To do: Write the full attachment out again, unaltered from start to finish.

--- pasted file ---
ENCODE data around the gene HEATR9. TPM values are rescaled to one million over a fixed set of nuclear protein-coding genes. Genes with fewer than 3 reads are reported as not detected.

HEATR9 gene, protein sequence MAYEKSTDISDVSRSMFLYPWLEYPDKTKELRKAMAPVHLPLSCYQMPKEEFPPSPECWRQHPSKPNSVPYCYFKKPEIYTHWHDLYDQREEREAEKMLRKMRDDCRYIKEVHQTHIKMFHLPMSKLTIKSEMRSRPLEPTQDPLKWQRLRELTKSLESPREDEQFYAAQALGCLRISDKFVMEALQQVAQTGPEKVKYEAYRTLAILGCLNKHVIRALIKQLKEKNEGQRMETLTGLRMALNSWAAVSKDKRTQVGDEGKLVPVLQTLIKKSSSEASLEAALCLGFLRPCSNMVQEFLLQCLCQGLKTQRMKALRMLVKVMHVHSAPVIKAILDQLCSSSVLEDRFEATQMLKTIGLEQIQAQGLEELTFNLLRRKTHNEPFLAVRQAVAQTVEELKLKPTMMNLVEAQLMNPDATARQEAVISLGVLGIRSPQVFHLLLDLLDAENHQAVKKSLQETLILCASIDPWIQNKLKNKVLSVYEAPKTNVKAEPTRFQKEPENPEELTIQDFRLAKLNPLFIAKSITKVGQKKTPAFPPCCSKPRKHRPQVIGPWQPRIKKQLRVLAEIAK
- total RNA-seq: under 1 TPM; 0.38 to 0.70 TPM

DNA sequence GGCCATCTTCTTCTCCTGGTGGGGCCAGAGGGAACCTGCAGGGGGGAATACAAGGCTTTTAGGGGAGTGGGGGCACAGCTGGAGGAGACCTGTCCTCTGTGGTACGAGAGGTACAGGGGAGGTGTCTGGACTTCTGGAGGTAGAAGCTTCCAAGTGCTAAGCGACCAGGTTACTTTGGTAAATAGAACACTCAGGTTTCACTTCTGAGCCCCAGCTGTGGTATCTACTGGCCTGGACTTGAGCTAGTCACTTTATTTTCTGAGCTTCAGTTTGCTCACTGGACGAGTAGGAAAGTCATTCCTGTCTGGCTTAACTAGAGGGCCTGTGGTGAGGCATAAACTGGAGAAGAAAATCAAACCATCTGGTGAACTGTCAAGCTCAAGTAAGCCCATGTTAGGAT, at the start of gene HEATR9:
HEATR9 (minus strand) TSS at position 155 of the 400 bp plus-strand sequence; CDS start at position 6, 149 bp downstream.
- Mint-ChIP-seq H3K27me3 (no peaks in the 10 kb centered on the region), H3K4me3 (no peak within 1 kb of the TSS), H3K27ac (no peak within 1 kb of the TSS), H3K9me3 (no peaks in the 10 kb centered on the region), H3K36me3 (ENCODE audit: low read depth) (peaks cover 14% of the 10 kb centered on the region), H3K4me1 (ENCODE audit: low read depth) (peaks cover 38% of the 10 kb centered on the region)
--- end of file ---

ENCODE data around the gene HEATR9. TPM values are rescaled to one million over a fixed set of nuclear protein-coding genes. Genes with fewer than 3 reads are reported as not detected.

HEATR9 gene, protein sequence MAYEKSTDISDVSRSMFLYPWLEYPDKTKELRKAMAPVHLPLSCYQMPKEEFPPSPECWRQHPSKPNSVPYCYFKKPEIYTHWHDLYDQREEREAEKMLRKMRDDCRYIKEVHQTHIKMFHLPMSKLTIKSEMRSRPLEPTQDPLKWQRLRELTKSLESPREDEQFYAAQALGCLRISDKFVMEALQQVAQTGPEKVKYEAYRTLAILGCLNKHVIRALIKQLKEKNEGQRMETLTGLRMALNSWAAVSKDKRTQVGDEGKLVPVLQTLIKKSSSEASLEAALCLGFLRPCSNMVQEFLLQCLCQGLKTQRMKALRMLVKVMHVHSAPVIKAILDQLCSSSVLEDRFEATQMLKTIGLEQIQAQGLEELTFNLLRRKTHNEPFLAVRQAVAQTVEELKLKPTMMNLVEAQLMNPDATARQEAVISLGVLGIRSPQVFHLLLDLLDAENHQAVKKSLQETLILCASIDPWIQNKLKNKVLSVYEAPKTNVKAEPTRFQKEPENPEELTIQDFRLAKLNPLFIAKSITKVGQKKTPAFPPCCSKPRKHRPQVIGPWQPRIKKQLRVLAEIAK
- total RNA-seq: under 1 TPM; 0.38 to 0.70 TPM

DNA sequence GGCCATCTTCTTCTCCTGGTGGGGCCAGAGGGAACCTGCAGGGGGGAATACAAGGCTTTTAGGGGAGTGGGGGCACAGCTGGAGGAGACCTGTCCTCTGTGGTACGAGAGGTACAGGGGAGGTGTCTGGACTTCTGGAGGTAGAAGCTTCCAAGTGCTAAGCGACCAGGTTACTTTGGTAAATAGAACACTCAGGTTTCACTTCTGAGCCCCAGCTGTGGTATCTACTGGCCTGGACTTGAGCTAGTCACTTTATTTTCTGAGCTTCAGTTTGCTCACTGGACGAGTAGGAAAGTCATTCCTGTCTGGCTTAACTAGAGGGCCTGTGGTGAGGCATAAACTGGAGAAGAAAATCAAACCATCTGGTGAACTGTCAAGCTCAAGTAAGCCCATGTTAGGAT, at the start of gene HEATR9:
HEATR9 (minus strand) TSS at position 155 of the 400 bp plus-strand sequence; CDS start at position 6, 149 bp downstream.
- Mint-ChIP-seq H3K27me3 (no peaks in the 10 kb centered on the region), H3K4me3 (no peak within 1 kb of the TSS), H3K27ac (no peak within 1 kb of the TSS), H3K9me3 (no peaks in the 10 kb centered on the region), H3K36me3 (ENCODE audit: low read depth) (peaks cover 14% of the 10 kb centered on the region), H3K4me1 (ENCODE audit: low read depth) (peaks cover 38% of the 10 kb centered on the region)